Any of us paying attention to dance music media outlets in recent weeks will have most likely spotted at least one interview or promotional piece with regards to Mark Hawkins’ – aka Marquis Hawkes – new album, Social Housing. Hawkins has gotten into a spot of bother in recent years over his new moniker and some of the track titles and imagery he has used. It kicked up a little bit of a fuss on twitter, resulting in him leaving the platform. In a couple of these recent interviews he has been asked about the situation. He has responsed to the question, though in a manner in which, personally, I found to be a bit mealymouthed in places. I was left thinking that he could be challenged on his answer. But he wasn’t. It was time to move on to the next question. It gave off a faux interest in the situation and allowed him to defend himself without actually being fully challenged.
And that is really what I’m talking about here. There is a lot of discussion on social media platforms and in the press at the moment about topics such as appropriation, sexism, homophobia and racism. For example, one can find quite a few articles about the role(s) of women in dance music at the moment, about different collectives such as Discwoman and such like. There is commentary about problems and issues minorities face due to the predominantly male (and arguably white) dominance in dance music at the moment. This is all highly commendable. But there is a certain hypocrisy going on too, because certain people are just allowed get away with whatever they want too. The press has let Hawkins away with what some people think is, at the very least, kinda tacky with regards some of his output. They’ll pay a certain amount of lip service but it’s not really saying anything, and it’s rarely holding anyone accountable. It’s possibly too much in the abstract, and that doesn’t necessarily stop people thinking it’s ok to do what they do.
As we all know Ten Walls’ career has been in quite the quandary since he posted his homophobic tirade on Facebook a year or two ago. There was a concerted effort to damage his career after his disgusting rants, and the media were complicit in it too. This was not a bad thing. And it was also a quite extreme case due to the unbridled nastiness of what he said. But lets not forget this either, Ten Walls is not cool. He was never a media darling. And this is the hypocrisy I am talking about.
There are many smaller instances of gaudy behaviour from artists that practically go unchecked because they are “cool”. Why hasn’t Greg Beato and Apron Records been called out for using the image of a woman on all fours with her face blurred out as the artwork for a techno release? Why doesn’t Suzanna Kraft get called out for this name HE uses? And when some blue-eyed blonde guy from Sweden was asked about using the name Abdullah Rashim he trotted out total nonsense about watching Al Jazeera Tv a lot. And did the interviewer challenge him on his embarrassingly pathetic excuse for the name? No. Would I dj under the name Agnetha Andersson just because I bought my fucking record shelves in Ikea and think Dancing Queen is a hammer? Would I fuck. I’d do it to get attention, plain and simple. These people can’t figure out a less shabby way of getting noticed?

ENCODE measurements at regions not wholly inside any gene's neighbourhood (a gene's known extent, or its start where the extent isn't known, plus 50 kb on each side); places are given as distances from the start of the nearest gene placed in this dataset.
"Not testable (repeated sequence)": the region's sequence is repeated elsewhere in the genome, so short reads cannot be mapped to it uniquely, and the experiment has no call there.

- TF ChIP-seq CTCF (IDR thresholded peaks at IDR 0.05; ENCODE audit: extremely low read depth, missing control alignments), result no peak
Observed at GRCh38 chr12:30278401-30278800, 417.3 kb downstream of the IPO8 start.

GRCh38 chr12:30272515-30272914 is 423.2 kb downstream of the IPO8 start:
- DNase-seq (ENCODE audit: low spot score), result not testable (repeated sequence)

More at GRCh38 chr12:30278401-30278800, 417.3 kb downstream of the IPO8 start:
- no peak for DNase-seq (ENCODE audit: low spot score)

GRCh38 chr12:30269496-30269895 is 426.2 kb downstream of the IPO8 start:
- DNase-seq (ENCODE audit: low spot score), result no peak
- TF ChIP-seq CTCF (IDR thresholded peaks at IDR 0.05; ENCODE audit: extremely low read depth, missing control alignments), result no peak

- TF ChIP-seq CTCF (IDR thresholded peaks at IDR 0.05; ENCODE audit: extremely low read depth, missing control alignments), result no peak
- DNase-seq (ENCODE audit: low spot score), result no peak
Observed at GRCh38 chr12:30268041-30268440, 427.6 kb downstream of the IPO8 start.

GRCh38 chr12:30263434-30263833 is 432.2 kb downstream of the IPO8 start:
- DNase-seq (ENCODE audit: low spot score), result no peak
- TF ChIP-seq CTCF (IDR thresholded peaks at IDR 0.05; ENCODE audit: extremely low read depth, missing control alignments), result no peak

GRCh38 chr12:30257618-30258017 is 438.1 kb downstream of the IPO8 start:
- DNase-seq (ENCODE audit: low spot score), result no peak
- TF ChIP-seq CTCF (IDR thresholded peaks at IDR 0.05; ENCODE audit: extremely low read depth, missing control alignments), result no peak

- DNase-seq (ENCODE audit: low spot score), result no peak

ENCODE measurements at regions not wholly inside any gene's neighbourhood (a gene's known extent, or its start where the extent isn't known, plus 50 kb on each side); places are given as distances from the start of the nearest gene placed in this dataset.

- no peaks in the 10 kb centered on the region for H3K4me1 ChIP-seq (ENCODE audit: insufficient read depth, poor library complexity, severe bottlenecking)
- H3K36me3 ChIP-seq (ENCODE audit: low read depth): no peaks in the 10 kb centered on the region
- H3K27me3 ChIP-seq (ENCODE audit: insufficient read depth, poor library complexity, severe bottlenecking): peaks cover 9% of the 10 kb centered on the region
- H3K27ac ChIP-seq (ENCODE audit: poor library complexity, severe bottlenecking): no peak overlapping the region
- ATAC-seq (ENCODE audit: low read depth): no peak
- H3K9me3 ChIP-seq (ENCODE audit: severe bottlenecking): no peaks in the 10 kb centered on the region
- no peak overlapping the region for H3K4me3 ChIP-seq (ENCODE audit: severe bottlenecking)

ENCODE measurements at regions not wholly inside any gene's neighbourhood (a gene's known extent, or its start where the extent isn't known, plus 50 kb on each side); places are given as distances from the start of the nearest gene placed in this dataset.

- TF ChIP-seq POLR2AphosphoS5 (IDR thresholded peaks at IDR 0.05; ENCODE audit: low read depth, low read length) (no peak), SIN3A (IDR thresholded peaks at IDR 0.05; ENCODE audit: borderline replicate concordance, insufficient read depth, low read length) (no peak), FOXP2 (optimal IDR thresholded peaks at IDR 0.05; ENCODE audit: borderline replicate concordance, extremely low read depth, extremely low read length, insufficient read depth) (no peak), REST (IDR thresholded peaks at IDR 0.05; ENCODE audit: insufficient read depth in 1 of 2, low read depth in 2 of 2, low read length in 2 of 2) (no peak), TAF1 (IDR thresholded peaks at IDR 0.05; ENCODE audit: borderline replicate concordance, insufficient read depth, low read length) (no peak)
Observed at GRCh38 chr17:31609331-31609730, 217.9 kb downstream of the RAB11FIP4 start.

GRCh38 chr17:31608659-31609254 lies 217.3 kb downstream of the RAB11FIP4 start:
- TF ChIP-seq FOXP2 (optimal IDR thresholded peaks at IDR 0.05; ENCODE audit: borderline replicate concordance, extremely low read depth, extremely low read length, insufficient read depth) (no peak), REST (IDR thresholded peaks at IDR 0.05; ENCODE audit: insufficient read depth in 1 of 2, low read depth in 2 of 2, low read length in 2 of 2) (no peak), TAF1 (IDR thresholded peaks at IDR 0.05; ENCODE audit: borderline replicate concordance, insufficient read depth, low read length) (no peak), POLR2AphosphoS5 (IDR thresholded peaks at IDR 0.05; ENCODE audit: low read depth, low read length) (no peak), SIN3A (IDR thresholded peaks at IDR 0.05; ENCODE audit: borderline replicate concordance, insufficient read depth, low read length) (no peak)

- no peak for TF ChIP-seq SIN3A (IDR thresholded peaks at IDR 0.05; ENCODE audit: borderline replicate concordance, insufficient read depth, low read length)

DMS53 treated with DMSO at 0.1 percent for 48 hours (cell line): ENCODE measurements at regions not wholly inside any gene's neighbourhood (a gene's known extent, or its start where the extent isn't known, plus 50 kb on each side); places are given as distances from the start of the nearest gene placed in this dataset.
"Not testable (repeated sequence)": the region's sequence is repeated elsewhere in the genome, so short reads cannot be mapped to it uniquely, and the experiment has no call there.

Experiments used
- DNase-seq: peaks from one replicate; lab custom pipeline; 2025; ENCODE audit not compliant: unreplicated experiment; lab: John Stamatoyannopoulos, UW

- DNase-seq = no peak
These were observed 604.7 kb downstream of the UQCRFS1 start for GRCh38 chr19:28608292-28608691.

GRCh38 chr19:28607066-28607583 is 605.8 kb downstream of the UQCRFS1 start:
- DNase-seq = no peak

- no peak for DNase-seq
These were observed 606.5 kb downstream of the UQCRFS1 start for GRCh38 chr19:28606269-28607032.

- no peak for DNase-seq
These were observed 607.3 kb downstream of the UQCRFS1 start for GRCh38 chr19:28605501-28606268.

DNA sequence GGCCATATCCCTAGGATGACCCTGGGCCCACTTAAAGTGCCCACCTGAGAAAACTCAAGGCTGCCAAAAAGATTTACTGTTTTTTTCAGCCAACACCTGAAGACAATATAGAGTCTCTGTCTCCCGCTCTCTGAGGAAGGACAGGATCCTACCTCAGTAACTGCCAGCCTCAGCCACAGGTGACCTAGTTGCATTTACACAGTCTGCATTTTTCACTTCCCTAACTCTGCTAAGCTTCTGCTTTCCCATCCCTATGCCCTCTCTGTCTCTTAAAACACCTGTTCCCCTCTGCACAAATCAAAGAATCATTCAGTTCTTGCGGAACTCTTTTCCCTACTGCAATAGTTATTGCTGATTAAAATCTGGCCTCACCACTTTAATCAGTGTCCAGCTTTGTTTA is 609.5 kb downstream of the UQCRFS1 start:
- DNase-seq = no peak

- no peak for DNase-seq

And these are just a few I’ve plucked off the top of my head. We know there are way more out there. You honestly think Ten Walls is the only homophobic house music producer out there?
It’s one thing for the media to trot out inoffensive puff pieces to promote artists but there’s a certain notion that by covering certain areas in the belief that this is doing something to challenge the status quo, that they are totally fulfilling a remit. And that is disappointing to me. Challenging artists on both their presentation and work is an important critical faculty that is seriously lacking at the moment – yet it is actually an extremely healthy thing to do (ISM writer in-absentee, Thomas Cox mentioned this in one of his Attack articles before). We all know that the dance music scene is awfully small and fond of circle jerking etc but that doesn’t mean outlets should simply shy away from challenging certain artists just because they have a veneer of respectability and cool. It shows more respect for everyone involved in this world to be more than outlets for said puff pieces. It’s good to make artists and the public really think about how we present this music to the world – and that includes directly discussing it properly with some guilty parties. And, yknow, you might actually get more clicks too.